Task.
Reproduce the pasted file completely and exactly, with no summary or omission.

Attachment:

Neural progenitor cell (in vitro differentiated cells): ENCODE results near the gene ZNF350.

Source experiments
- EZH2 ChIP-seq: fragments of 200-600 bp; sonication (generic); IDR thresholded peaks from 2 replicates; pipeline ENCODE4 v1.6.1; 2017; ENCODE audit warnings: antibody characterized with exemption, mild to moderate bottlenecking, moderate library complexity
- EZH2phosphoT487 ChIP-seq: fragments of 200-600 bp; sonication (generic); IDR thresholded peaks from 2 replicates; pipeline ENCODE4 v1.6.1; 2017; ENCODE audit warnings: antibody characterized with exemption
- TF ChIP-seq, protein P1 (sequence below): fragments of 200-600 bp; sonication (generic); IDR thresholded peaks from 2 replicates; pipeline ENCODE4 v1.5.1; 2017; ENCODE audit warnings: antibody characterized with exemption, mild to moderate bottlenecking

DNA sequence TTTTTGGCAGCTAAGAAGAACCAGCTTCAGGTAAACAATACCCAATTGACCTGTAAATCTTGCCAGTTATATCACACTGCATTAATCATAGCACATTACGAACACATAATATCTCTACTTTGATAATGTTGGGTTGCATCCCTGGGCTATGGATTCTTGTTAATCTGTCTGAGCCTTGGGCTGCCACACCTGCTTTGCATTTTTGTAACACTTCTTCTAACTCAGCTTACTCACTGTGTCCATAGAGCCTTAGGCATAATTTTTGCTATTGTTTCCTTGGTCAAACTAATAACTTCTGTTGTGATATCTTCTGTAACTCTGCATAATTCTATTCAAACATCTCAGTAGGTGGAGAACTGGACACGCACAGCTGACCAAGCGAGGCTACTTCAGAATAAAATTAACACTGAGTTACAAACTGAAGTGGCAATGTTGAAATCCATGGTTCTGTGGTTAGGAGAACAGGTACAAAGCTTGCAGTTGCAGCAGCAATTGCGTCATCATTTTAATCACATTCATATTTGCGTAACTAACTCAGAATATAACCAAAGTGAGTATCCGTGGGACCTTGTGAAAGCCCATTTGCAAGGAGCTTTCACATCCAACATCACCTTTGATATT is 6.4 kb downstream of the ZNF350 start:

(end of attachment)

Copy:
Neural progenitor cell (in vitro differentiated cells): ENCODE results near the gene ZNF350.

Source experiments
- EZH2 ChIP-seq: fragments of 200-600 bp; sonication (generic); IDR thresholded peaks from 2 replicates; pipeline ENCODE4 v1.6.1; 2017; ENCODE audit warnings: antibody characterized with exemption, mild to moderate bottlenecking, moderate library complexity
- EZH2phosphoT487 ChIP-seq: fragments of 200-600 bp; sonication (generic); IDR thresholded peaks from 2 replicates; pipeline ENCODE4 v1.6.1; 2017; ENCODE audit warnings: antibody characterized with exemption
- TF ChIP-seq, protein P1 (sequence below): fragments of 200-600 bp; sonication (generic); IDR thresholded peaks from 2 replicates; pipeline ENCODE4 v1.5.1; 2017; ENCODE audit warnings: antibody characterized with exemption, mild to moderate bottlenecking

DNA sequence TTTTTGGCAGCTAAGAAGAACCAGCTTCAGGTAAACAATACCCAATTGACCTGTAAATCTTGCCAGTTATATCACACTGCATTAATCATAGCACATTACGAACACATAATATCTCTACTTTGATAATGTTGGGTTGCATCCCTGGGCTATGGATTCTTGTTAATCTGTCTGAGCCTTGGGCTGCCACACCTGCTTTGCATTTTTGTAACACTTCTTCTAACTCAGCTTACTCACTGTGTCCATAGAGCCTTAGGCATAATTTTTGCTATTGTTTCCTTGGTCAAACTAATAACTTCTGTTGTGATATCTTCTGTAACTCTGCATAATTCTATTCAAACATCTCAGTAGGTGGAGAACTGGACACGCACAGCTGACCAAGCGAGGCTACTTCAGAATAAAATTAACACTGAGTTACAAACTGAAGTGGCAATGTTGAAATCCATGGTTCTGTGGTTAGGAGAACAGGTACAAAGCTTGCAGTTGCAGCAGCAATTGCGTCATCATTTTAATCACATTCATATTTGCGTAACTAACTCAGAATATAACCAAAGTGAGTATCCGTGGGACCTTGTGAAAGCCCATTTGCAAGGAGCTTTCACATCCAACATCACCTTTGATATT is 6.4 kb downstream of the ZNF350 start: